Monday 4 April 2016

UK ALBUM PREMIERE: The Old Adage - Cycles

Article by Karla Harris

Late last August we hosted the UK premiere of 'Red', the first track to be taken from The Old Adage's debut album 'Cycles'. Like the caterpillar to the pupa and from the pupa to the adult butterfly, 'Red' was an indication that the Detroit-based outfit had once again, sonically evolved. From the gentle acoustic pop of their earliest workings, to the heavier, brasher pop/rock of the 'Matches' EP (which was largely borderline industrial influences), 'Cycles' now sees the band progress beyond their older material, embracing a sound that is alternative but popular, eclectic but accessible. Still familiar and identified as The Old Adage, but the focus has shifted onto the mood, the melody, the lyricism, the diversity.        
'Get Loose' opens the band's 10-track labor of love and its introduction is almost sombre, slow tempo. All gentle buzzing synths, lazy synthetic drum beats and sedate male/female vocal harmonies accompany the opening lyrics, "Truth is I don't really know the truth...", before the track bursts into vibrant bouts of  alternating tribal and cosmic synths, warrior cry female vocals, and lyrics that "circle in cycles" around family issues, youthfulness, the world at large, religion. This is one of many feelgood tracks on the album. 'Brother' makes a clunkier introduction, juggling synthetic and natural sounds in its production. The main melody is catchy pop with saccharine vocals against a backing of warped electronic samples and ethereal harmonies. Then there are tracks like the soulful and jazzy 'Twas The Fall', all snappy clicks and tiptoeing beats, and 'Real Word', a fantastic adrenaline building track to mark the middle of the album. It's a scrappy track full of fight, triumphant electronic arrangements, glitches and some great piano beats. This is one of the most diverse tracks on the album and is composed of  a number of genres, moods and world sounds within its lovely layers.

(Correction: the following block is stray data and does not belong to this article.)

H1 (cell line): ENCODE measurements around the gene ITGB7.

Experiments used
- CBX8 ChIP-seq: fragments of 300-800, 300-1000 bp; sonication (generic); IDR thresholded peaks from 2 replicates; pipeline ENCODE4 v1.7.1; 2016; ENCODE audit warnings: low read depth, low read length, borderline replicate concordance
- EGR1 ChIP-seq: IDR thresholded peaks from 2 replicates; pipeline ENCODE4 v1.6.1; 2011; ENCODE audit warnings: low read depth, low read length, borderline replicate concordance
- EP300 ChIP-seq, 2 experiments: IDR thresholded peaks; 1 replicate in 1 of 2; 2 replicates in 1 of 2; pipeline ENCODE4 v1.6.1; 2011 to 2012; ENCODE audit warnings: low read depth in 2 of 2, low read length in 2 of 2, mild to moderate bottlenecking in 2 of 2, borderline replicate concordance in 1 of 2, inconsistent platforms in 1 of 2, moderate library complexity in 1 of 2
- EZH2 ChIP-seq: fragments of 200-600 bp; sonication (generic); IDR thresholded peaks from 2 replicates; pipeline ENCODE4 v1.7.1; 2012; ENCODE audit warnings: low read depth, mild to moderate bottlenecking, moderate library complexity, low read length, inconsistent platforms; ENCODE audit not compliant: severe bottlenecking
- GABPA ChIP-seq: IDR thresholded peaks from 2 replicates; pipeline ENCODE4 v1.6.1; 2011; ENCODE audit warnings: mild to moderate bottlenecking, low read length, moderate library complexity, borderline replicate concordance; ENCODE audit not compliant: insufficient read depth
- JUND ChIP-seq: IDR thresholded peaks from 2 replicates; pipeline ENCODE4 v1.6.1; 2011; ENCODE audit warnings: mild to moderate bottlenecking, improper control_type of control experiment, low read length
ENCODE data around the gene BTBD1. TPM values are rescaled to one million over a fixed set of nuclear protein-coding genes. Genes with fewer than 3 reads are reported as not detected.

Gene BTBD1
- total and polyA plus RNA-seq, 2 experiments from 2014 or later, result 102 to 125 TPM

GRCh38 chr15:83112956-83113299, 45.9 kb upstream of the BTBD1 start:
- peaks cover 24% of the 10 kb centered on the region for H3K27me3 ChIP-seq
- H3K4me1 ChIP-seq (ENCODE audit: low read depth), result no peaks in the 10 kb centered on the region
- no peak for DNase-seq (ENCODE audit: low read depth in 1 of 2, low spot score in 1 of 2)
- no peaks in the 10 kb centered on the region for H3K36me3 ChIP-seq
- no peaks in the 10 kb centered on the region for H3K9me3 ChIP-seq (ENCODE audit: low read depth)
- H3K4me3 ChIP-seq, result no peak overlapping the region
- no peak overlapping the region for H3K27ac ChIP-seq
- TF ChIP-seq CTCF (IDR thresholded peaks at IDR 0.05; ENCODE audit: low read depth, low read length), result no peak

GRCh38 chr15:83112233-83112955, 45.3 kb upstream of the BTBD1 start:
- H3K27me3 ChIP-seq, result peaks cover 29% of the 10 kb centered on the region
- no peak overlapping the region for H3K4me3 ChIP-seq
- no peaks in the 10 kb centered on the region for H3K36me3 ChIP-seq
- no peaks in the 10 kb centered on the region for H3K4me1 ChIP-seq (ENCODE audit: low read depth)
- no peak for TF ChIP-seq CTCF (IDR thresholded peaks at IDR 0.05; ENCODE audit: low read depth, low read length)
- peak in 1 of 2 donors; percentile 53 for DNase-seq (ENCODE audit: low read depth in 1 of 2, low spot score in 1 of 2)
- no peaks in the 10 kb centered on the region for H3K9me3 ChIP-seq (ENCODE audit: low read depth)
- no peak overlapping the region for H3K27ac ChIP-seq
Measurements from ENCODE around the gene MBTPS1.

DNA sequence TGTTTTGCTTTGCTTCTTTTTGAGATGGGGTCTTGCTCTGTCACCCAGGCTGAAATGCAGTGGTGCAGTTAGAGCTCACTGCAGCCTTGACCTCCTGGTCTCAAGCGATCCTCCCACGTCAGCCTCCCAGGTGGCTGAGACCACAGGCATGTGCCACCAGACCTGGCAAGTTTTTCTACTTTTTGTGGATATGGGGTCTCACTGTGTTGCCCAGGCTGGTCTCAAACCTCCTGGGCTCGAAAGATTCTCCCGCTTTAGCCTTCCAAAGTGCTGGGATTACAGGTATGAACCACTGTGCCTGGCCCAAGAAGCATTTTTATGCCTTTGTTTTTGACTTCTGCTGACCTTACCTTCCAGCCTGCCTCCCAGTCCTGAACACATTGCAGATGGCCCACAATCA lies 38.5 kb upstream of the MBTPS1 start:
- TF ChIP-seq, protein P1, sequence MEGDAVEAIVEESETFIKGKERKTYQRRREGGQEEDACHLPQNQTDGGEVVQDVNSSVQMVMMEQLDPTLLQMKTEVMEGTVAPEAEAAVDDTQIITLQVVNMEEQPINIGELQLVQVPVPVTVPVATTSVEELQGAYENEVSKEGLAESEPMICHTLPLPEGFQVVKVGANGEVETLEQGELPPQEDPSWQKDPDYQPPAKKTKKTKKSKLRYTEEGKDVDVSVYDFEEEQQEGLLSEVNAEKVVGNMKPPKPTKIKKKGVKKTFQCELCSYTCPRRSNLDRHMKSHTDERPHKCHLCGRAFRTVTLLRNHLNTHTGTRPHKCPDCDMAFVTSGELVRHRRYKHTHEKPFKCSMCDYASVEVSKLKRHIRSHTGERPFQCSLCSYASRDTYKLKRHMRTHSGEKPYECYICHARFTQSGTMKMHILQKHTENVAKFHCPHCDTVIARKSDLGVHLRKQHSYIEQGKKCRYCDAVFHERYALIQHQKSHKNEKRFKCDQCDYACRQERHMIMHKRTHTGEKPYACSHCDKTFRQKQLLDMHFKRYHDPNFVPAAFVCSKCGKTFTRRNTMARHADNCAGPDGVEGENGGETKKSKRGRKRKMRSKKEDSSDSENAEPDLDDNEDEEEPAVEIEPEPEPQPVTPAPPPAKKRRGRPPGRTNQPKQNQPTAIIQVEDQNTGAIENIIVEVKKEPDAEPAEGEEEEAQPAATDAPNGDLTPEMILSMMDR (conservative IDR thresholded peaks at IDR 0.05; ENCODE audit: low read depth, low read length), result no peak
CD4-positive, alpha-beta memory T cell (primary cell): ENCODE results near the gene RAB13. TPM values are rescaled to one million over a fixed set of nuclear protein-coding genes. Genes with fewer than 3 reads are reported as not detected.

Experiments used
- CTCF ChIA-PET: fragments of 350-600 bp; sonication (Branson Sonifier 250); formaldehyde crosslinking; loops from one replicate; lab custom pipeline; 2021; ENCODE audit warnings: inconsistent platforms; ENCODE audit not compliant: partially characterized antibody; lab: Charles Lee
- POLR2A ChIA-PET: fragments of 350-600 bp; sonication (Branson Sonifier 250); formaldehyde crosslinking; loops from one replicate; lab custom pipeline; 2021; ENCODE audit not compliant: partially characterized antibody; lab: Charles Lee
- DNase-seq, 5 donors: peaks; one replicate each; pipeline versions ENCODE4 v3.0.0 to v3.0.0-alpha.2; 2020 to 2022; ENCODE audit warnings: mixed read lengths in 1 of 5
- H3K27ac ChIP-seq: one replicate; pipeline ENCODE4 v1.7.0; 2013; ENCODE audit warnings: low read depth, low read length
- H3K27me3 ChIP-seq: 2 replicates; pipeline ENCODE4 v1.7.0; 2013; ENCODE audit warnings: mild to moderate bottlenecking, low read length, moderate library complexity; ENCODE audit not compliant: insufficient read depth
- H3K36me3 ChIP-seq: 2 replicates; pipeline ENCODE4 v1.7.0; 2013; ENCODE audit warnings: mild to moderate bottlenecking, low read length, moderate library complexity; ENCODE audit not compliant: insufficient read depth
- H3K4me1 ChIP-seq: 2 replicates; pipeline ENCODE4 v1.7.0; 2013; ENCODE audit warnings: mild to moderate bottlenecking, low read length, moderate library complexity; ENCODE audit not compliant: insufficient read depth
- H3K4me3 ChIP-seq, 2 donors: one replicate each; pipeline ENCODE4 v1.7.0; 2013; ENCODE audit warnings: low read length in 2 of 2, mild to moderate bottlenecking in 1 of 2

'Dragon Breath' is a track I have a huge soft spot for, it's all woozy electric guitar riffs, dangerous electronics and fierce vocals. This is the biggest nod towards the 'Matches' EP era and also a little bit alt-metal and Atreyu in its driving rhythm and darkness. Which is great to hear considering the band are named after an Atreyu track. Penultimate track, 'Records In Our Room', takes the album to a cabaret Caribbean level and by this point, any assumption that you might have figured out the flow of the record is cast aside. This reminds me of what might happen if Malibu burst out of its liquid form into a person and started making music with The Dresden Dolls. 'Higher Places' brings the album to a close with a contemporary electronic pop sound where the vocals and soundscapes take it in turns to control the driver's seat and set the mood, before completing the bands cycle where they end in the way they began; sparse acoustic guitar strums and poignant DIY vocal distortion.          

'Cycles' is an exhausting listen, like some of the best records are. Mimi Chavez' vocals are delightfully as versatile as the album's sonic arrangements. Its soundscapes seem to travel across all seven continents and across a vast ocean of genres, but, are blended with such precision that the traditional (and even classical) influences hidden within don't dictate that this is anything but original. 'Cycles' is out now but is largely a futuristic production. The Old Adage have created their own universe within 10 individualistic tracks. They've created an album that is more of an anthology. Of course, it crosses into societal themes, but it has a deep nostalgia and personal meaning that leaves the record somewhere between drawing a connection with its listener, and shrouding them in elusiveness.

The Old Adage's website

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